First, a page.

God’s heart breaks for those who are in bondage to sin patterns and addictions that not only destroy their lives but also crush the families who love them. When we throw off God’s basic rules for what’s right and wrong, our society collapses in upon itself. When people say, “I can’t believe they did this or that,” I respond, “Unfortunately, I’m not shocked anymore. When you no longer believe in absolute truth from God, then anything is up for grabs.”

The solution for every person is to own their own sin, repent of it, and confess it to God. Make no mistake, there is always forgiveness available to every single one of us, but the consequences of our sin still must be dealt with. We reap what we sow.

The United States of America has not learned the lessons God laid out in Scripture. America’s present situation reminds me of the period of the judges in the Bible: “In those days Israel had no king; all the people did whatever seemed right in their own eyes” (Judges 21:25, NLT). It is sad indeed when more and more people say, “We don’t need God in our state!”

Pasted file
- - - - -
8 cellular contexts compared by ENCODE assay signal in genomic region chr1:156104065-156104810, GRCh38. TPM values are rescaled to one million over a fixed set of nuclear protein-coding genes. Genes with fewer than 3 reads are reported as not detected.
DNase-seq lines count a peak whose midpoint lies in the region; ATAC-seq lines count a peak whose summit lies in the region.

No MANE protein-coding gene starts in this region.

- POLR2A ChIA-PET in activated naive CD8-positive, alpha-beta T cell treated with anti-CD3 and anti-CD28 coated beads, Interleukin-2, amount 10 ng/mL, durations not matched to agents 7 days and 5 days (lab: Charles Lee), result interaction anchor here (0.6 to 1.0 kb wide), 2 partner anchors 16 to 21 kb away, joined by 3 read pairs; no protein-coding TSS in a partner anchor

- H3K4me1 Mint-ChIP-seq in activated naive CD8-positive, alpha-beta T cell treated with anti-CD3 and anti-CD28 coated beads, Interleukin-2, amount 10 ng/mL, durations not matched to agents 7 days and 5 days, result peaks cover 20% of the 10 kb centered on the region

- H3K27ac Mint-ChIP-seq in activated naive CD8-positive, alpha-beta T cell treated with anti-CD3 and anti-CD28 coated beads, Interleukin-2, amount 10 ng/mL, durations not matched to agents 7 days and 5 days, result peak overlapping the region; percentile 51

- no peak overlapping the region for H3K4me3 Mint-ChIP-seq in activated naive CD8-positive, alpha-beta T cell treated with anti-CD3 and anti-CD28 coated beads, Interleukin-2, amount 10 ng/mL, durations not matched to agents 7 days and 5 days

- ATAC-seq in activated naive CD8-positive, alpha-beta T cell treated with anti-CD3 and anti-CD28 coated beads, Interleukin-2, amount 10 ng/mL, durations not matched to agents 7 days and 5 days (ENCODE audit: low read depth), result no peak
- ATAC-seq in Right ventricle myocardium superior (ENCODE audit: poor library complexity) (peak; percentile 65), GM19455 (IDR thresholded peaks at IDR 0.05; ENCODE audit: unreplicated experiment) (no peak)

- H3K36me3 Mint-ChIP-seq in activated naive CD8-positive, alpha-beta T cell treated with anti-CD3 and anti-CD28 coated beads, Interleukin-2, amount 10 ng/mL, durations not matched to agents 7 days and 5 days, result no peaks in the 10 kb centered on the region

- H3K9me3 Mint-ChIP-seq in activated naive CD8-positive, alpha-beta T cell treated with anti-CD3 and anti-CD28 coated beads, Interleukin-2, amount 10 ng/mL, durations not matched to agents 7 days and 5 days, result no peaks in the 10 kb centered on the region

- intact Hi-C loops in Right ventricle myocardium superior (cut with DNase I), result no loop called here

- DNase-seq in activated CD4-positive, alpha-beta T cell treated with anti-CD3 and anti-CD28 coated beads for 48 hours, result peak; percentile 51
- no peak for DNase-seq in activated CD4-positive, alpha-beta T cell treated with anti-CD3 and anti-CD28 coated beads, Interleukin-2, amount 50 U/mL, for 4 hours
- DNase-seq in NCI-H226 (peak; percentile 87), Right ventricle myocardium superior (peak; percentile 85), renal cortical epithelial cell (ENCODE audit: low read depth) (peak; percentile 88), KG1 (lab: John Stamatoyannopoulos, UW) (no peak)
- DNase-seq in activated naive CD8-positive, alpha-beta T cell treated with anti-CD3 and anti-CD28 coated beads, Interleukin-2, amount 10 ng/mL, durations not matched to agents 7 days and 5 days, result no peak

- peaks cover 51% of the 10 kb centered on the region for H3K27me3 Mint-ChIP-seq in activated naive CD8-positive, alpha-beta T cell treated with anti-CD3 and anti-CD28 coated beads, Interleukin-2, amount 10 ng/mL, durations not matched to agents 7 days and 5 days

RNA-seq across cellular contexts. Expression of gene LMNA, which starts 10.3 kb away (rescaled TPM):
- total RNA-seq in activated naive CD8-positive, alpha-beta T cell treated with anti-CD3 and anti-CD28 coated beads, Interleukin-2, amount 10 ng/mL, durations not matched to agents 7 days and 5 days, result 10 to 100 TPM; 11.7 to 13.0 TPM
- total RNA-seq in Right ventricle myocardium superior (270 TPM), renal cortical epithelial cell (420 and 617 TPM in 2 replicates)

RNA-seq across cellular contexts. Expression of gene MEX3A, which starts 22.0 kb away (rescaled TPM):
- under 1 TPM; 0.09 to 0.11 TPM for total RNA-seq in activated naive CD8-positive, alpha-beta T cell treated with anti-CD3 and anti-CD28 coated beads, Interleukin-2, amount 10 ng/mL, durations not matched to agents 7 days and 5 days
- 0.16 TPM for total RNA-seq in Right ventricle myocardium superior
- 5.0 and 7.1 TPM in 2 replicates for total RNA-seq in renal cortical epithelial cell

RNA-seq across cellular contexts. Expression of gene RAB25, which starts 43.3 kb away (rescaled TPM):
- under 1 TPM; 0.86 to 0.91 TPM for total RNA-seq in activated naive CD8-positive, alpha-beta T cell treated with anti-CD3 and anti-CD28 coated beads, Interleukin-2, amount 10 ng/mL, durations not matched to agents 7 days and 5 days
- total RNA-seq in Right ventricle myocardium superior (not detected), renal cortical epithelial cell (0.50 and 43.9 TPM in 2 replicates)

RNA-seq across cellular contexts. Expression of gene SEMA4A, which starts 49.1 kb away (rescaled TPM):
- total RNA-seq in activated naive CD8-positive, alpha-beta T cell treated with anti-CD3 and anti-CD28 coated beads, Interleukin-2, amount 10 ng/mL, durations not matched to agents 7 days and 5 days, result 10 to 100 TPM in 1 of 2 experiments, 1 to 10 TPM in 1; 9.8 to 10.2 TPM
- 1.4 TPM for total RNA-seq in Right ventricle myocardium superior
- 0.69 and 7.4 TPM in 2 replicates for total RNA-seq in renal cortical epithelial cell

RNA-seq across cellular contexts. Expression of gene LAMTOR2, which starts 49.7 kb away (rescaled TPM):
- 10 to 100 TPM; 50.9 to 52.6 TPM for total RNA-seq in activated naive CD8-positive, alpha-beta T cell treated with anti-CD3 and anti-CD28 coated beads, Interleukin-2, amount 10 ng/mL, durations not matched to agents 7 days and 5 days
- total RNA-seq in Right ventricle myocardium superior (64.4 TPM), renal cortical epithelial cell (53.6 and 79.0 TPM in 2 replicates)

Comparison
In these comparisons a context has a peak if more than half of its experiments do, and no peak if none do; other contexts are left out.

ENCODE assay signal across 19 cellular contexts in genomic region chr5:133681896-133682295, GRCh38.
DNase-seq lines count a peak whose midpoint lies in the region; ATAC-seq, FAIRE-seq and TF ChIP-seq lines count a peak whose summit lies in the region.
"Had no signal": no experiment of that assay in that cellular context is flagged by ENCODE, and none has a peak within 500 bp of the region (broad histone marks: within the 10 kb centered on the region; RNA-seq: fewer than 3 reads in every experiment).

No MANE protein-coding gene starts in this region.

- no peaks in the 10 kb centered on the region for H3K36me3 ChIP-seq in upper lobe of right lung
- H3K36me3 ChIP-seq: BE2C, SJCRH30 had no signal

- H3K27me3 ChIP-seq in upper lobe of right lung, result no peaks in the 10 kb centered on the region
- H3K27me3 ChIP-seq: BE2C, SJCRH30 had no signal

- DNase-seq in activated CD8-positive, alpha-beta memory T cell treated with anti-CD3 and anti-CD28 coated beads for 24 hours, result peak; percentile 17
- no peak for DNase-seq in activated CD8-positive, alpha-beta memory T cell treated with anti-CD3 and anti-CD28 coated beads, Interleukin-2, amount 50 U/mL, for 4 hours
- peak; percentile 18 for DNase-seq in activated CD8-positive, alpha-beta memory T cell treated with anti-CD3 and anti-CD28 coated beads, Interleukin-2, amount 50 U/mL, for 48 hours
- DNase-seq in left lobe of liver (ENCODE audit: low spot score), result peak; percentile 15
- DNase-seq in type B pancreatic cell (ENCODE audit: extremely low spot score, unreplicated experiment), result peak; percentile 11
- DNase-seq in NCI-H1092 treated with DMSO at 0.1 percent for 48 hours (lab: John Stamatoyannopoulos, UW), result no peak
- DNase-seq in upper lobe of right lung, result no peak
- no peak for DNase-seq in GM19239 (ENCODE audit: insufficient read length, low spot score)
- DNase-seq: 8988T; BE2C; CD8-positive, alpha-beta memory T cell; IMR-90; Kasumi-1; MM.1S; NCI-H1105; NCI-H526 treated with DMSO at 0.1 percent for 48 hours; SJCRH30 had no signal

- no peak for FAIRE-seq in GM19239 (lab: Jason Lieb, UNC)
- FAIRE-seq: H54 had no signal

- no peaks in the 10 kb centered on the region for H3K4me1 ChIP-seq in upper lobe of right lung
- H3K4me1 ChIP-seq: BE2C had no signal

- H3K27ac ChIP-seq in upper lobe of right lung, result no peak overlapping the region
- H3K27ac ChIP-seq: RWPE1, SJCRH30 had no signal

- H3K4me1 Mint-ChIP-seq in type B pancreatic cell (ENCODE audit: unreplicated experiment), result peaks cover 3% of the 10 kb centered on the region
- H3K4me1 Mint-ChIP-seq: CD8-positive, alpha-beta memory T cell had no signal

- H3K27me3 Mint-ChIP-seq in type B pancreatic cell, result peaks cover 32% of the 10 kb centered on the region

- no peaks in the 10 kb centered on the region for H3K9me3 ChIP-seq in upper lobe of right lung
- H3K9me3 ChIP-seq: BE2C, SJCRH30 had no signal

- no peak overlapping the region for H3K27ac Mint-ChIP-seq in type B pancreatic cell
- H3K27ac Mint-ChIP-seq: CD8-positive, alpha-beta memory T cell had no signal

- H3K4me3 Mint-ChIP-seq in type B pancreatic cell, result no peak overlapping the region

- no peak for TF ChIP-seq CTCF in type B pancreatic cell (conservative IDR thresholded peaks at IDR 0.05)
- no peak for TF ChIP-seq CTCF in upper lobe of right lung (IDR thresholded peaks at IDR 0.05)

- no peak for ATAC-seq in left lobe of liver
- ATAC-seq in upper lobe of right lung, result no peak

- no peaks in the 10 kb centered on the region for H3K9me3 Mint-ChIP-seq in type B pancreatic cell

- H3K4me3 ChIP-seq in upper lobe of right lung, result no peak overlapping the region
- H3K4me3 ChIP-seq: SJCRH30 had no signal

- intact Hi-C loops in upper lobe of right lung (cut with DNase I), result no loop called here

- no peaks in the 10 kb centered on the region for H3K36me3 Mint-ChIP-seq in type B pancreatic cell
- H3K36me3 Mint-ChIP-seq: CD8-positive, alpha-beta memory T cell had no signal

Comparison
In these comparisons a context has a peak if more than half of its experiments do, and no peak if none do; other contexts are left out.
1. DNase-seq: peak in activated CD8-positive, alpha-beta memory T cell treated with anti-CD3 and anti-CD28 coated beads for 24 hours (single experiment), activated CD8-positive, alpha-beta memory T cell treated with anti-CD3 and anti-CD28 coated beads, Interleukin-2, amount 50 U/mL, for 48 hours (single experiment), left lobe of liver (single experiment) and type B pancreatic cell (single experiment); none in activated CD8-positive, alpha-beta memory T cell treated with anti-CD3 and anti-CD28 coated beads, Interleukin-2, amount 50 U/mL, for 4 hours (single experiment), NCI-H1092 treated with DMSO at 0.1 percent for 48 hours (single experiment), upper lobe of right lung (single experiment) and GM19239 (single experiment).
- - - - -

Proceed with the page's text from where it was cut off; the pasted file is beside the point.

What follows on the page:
In 1986, evangelist Vance Havner said,

People used to blush when they were ashamed. Now they are ashamed if they blush. Modesty has disappeared and a brazen generation with no fear of God before its eyes mocks at sin. We are so fond of being called tolerant and broad-minded that we wink at sin when we ought to weep.

Those words from more than 30 years ago seem even more relevant today. They were true more than 2,600 years ago when the prophet Jeremiah grieved over the people of God. He wrote, “Since my people are crushed, I am crushed; I mourn, and horror grips me. Is there no balm in Gilead? Is there no physician there? Why then is there no healing for the wound of my people?” (Jeremiah 8:21-22).

The answer for them is the same for our country today. We as a nation have not repented. God wasn’t joking when he spoke of the great need for repentance through his prophets, and he still is looking for repentance from us. Here’s the truth: there are consequences for bad behavior. Yes, we can be forgiven of our sins through the blood of Jesus, but God still expects repentance. There won’t be any long-lasting solutions until we as a nation repent and until we as individuals confess our pride before him.